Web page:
Pinch Me

Sometimes, I shake myself and think, “Here you are in Provençe, riding your horse through lavender fields and oak woods in the sunshine – do you know just how lucky you are, woman?”

Today was one of those days.  I had already decided to give Aero a day off, which turned out to be a really good idea because he had done a “Flurry’s Beauty Salon” type mud-coating job.

Aero’s speciality is plastering mud all over his face as well as his body.

Today, he did both really well.

I gave him a pat (from lmel!) and told him he was having a day off, and I took Flurry down to the stables to tack him up.  He wasn’t a whole lot cleaner than Aero…

I decided to try him barefoot for the hack.  We set off on a route which would leave us with the option of a short hack or a longer one, so if he was a bit footsore I could cut the ride short, or keep going if he was ok.  He was fine for ages, right up until we started on the second part of the hack, which was through another part of the woods along a gravelled trail.  Unfortunately, at this point he got a bit “ouchy”, so I turned back after about five minutes and took the short route home along the road.

He was perfect on the road, so I think that the chunky bits of gravel were just too much for his bare feet – there’s been a lot of rain recently and their paddock is very muddy, so I think his feet have softened up a bit, unfortunately.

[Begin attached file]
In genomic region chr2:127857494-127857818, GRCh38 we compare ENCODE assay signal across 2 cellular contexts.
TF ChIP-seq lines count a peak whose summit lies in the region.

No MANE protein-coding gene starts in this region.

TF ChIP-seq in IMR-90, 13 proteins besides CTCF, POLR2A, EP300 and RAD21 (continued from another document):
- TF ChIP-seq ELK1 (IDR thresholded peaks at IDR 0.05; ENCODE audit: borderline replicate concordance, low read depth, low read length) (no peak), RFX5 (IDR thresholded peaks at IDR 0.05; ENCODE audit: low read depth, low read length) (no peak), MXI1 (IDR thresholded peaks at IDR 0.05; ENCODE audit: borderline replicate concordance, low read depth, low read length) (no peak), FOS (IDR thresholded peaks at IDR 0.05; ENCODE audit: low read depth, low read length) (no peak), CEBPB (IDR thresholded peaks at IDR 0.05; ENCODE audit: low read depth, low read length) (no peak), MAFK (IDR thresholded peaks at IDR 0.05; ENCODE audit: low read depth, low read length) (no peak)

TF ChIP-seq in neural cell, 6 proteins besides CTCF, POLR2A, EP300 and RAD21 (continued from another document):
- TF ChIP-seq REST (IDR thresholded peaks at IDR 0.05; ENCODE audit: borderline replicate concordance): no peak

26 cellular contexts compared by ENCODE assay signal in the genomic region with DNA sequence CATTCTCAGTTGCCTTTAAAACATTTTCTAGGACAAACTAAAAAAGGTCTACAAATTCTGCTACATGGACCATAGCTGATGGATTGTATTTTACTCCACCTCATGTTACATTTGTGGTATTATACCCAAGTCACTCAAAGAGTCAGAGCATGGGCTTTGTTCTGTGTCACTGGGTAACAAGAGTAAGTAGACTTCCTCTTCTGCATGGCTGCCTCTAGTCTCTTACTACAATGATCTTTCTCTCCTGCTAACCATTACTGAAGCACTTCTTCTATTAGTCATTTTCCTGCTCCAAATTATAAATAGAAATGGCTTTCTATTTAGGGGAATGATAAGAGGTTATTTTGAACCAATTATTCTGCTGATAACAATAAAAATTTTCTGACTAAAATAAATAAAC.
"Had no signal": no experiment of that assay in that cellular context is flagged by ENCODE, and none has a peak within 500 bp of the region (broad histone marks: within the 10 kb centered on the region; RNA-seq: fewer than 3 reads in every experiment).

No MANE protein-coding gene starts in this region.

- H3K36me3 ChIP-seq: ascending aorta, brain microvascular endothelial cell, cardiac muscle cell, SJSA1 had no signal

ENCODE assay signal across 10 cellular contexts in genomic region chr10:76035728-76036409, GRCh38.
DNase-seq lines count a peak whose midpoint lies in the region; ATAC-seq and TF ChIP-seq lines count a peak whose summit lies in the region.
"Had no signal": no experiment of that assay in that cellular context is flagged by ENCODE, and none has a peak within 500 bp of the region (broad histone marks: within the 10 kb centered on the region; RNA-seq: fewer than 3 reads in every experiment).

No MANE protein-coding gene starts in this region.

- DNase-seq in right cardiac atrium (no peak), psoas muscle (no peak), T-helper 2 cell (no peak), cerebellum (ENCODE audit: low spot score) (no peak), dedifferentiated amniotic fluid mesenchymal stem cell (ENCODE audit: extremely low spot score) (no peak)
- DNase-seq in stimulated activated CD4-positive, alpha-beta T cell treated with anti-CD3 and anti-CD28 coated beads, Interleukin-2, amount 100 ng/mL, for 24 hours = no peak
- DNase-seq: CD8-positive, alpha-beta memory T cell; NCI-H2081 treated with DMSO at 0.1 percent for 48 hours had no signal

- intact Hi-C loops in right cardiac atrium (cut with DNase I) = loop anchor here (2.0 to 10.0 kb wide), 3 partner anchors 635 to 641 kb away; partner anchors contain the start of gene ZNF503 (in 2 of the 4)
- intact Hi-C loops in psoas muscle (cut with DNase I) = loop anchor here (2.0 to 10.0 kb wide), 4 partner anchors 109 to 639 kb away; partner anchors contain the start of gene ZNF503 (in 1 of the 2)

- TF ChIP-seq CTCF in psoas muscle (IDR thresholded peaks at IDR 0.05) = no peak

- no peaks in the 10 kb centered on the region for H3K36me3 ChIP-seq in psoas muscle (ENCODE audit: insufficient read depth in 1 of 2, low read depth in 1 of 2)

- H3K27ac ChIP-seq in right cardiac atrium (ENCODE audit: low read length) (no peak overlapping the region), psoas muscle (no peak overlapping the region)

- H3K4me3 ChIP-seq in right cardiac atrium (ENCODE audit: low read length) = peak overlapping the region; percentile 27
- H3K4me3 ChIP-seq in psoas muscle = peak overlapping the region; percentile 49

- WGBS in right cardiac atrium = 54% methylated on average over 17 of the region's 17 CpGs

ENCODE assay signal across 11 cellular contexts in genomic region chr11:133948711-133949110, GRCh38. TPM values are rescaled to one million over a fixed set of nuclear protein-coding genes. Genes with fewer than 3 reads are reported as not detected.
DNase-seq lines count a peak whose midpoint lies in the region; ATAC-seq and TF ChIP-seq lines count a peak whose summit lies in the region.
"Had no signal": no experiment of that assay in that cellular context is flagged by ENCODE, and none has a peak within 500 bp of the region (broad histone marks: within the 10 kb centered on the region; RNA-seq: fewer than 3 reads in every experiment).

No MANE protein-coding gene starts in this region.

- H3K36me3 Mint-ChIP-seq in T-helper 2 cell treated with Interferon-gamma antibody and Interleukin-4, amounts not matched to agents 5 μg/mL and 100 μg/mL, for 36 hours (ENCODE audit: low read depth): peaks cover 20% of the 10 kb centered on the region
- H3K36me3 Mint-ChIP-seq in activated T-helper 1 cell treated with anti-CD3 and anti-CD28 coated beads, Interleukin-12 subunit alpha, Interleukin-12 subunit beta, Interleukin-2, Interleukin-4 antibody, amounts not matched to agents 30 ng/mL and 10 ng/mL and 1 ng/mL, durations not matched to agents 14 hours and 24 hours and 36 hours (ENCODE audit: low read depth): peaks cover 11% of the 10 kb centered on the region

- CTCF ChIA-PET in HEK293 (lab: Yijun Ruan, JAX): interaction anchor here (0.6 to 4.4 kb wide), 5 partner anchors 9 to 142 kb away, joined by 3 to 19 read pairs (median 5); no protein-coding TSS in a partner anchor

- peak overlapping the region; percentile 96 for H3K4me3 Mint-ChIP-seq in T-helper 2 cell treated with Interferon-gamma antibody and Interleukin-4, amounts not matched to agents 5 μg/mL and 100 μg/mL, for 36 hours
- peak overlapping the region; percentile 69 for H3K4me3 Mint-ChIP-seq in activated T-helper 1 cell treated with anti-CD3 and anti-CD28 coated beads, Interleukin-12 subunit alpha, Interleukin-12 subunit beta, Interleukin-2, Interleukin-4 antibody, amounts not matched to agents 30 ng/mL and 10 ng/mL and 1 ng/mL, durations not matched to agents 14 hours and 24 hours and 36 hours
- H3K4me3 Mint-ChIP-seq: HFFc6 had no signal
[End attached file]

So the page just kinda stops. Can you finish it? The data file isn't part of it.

We had started the hack riding through the lavender field and the woods where he had been spooky last Sunday, but he was perfectly behaved this time.  It was while we were strolling through the lavender that I found myself grinning like a Cheshire cat and thinking just how lucky I am to be here, with a super-sensible horse like Flurry, on whom I can just relax and enjoy the scenery.

Just as we approached the gate of the farm, I heard a loud roar and two French Air Force jets flew overhead, skimming the hilltop – not an unusual occurrence.  They were only a couple of hundred metres away from us, though, but my bomb-proof horse didn’t bat an eyelid, and once again I thought, what a sensible horse I have – until we went into the farm and he spooked dramatically at the heap of gravel inside the gate.

Horses, eh.  They’ll always bring you down to earth.

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